Sam has visited Tibet twice, first in 1986, when Tibet again reopened to foreigners, and again in 2007 just after the train service was introduced. There to study the lives of Tibetan women, she returned from both visits a Tibetan advocate.

It’s not unlike an Israeli visiting the Gaza Strip and becoming a supporter of the Palestinian cause, though Sam admits “little affinity for China before I’d first visited”.

She found the Chinese “rude and unhelpful – contemptuous and envious”. Instead of a model socialist society, she found “Orwell mixed with Dickens”.

She was more at ease in relaxed and spacious Tibet in 1986, before Lhasa saw its first power lines and cars. Amid the Tibetan humour, openness and generosity, Sam read John Avedon’s award-winning book “In Exile from the Land of Snows” and learned of the brutality that had befallen them.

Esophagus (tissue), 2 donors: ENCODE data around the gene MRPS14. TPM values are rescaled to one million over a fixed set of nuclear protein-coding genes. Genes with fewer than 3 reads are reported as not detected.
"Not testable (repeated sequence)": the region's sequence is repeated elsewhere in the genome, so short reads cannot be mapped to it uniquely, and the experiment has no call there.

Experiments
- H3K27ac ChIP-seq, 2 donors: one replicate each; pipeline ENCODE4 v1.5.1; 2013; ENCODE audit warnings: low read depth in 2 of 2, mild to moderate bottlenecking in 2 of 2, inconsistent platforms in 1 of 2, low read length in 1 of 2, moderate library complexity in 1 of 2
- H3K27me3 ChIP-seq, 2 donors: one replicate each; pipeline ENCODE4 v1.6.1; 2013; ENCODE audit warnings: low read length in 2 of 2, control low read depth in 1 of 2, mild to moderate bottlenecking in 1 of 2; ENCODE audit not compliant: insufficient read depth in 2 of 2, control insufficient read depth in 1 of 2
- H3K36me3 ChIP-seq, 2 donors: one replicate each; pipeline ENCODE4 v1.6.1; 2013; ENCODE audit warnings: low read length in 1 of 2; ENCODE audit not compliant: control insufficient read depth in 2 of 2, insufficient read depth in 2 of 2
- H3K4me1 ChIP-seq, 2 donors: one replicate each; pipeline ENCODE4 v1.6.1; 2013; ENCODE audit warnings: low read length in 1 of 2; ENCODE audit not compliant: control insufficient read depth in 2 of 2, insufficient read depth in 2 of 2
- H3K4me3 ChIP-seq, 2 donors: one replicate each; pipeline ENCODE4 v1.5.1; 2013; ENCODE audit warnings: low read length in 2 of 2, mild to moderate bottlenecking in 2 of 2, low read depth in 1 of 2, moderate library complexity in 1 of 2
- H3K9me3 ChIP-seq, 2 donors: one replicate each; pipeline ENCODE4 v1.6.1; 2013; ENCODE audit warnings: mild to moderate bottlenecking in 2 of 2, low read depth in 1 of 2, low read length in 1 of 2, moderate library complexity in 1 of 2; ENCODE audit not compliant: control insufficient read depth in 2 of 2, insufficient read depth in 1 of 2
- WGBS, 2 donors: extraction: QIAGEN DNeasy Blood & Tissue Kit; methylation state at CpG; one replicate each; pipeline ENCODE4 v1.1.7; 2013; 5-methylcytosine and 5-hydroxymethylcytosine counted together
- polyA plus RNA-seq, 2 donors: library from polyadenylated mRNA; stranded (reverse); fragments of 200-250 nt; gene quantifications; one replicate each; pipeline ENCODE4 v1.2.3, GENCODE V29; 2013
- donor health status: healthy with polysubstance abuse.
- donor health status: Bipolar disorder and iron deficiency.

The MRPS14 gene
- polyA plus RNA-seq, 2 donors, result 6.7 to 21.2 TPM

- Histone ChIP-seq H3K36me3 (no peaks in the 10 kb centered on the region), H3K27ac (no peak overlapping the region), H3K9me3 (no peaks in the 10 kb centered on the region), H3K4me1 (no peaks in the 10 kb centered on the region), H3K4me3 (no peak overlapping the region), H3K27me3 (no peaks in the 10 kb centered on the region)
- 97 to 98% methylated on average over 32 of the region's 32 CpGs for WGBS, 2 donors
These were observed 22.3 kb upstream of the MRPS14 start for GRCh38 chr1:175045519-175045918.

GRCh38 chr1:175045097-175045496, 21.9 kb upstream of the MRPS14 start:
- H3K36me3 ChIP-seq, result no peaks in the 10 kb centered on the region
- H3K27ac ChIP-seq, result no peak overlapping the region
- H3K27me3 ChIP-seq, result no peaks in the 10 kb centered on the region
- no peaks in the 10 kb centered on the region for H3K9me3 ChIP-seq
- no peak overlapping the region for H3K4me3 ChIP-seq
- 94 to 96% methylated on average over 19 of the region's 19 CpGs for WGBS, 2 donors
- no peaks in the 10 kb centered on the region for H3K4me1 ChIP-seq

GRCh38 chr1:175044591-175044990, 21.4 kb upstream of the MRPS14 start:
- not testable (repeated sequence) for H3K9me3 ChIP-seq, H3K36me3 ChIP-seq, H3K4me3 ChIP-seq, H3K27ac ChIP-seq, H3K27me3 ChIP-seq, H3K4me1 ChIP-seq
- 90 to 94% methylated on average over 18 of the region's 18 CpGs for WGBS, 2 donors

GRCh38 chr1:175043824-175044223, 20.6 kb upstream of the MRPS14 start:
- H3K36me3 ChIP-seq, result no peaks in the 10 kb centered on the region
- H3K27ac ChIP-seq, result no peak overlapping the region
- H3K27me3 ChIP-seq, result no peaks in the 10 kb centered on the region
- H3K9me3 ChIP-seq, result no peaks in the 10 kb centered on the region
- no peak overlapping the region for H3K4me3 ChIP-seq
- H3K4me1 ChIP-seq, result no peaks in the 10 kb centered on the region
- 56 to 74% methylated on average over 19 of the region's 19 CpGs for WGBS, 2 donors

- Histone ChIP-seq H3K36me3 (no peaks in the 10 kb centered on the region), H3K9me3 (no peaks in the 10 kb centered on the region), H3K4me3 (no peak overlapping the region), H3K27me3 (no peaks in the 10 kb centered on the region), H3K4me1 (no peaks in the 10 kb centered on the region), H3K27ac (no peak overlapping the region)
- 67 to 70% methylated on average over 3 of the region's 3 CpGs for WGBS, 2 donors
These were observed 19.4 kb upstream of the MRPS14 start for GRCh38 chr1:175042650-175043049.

“Sky Train” portrays life since the 1950s through the eyes of four older women and explains the conditions that led to violence. The women recount bloody episodes following China’s invasion, when northeastern Kham province was attacked from all directions.

In 1959 Mao Zedong ordered 40,000 People’s Liberation Army troops to proceed into Lhasa, then predominantly a city of women, as the author points out. Most of the men had joined the resistance forces in the countryside, while others had been expelled in a series of purges.

The women proved to be capable campaigners for independence. About 20,000 gathered in front the Potala Palace on March 12, 1959, to protest against the Chinese occupation – and were met with brute force. Many were beaten to death or sent to forced-labour camps modelled after Soviet gulags.